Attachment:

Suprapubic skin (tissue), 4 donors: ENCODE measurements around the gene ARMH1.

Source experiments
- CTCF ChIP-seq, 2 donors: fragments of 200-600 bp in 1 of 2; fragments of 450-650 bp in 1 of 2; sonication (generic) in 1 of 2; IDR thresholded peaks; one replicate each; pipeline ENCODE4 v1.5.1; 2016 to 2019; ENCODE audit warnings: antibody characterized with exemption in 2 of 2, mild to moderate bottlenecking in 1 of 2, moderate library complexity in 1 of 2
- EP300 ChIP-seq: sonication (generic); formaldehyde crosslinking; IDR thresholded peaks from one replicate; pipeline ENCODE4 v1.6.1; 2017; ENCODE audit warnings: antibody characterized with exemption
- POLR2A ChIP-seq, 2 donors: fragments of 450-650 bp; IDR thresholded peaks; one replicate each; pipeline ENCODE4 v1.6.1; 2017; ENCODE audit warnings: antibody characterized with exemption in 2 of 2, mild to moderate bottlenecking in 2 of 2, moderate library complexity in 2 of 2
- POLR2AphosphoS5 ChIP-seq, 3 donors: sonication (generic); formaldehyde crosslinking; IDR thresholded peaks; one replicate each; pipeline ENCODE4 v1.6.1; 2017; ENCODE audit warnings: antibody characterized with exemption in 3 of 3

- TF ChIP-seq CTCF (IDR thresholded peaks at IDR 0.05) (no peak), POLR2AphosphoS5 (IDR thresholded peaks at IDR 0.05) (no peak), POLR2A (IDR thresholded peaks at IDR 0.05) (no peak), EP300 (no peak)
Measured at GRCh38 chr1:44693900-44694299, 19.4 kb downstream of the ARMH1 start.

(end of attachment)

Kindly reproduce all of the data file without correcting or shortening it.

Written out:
Suprapubic skin (tissue), 4 donors: ENCODE measurements around the gene ARMH1.

Source experiments
- CTCF ChIP-seq, 2 donors: fragments of 200-600 bp in 1 of 2; fragments of 450-650 bp in 1 of 2; sonication (generic) in 1 of 2; IDR thresholded peaks; one replicate each; pipeline ENCODE4 v1.5.1; 2016 to 2019; ENCODE audit warnings: antibody characterized with exemption in 2 of 2, mild to moderate bottlenecking in 1 of 2, moderate library complexity in 1 of 2
- EP300 ChIP-seq: sonication (generic); formaldehyde crosslinking; IDR thresholded peaks from one replicate; pipeline ENCODE4 v1.6.1; 2017; ENCODE audit warnings: antibody characterized with exemption
- POLR2A ChIP-seq, 2 donors: fragments of 450-650 bp; IDR thresholded peaks; one replicate each; pipeline ENCODE4 v1.6.1; 2017; ENCODE audit warnings: antibody characterized with exemption in 2 of 2, mild to moderate bottlenecking in 2 of 2, moderate library complexity in 2 of 2
- POLR2AphosphoS5 ChIP-seq, 3 donors: sonication (generic); formaldehyde crosslinking; IDR thresholded peaks; one replicate each; pipeline ENCODE4 v1.6.1; 2017; ENCODE audit warnings: antibody characterized with exemption in 3 of 3

- TF ChIP-seq CTCF (IDR thresholded peaks at IDR 0.05) (no peak), POLR2AphosphoS5 (IDR thresholded peaks at IDR 0.05) (no peak), POLR2A (IDR thresholded peaks at IDR 0.05) (no peak), EP300 (no peak)
Measured at GRCh38 chr1:44693900-44694299, 19.4 kb downstream of the ARMH1 start.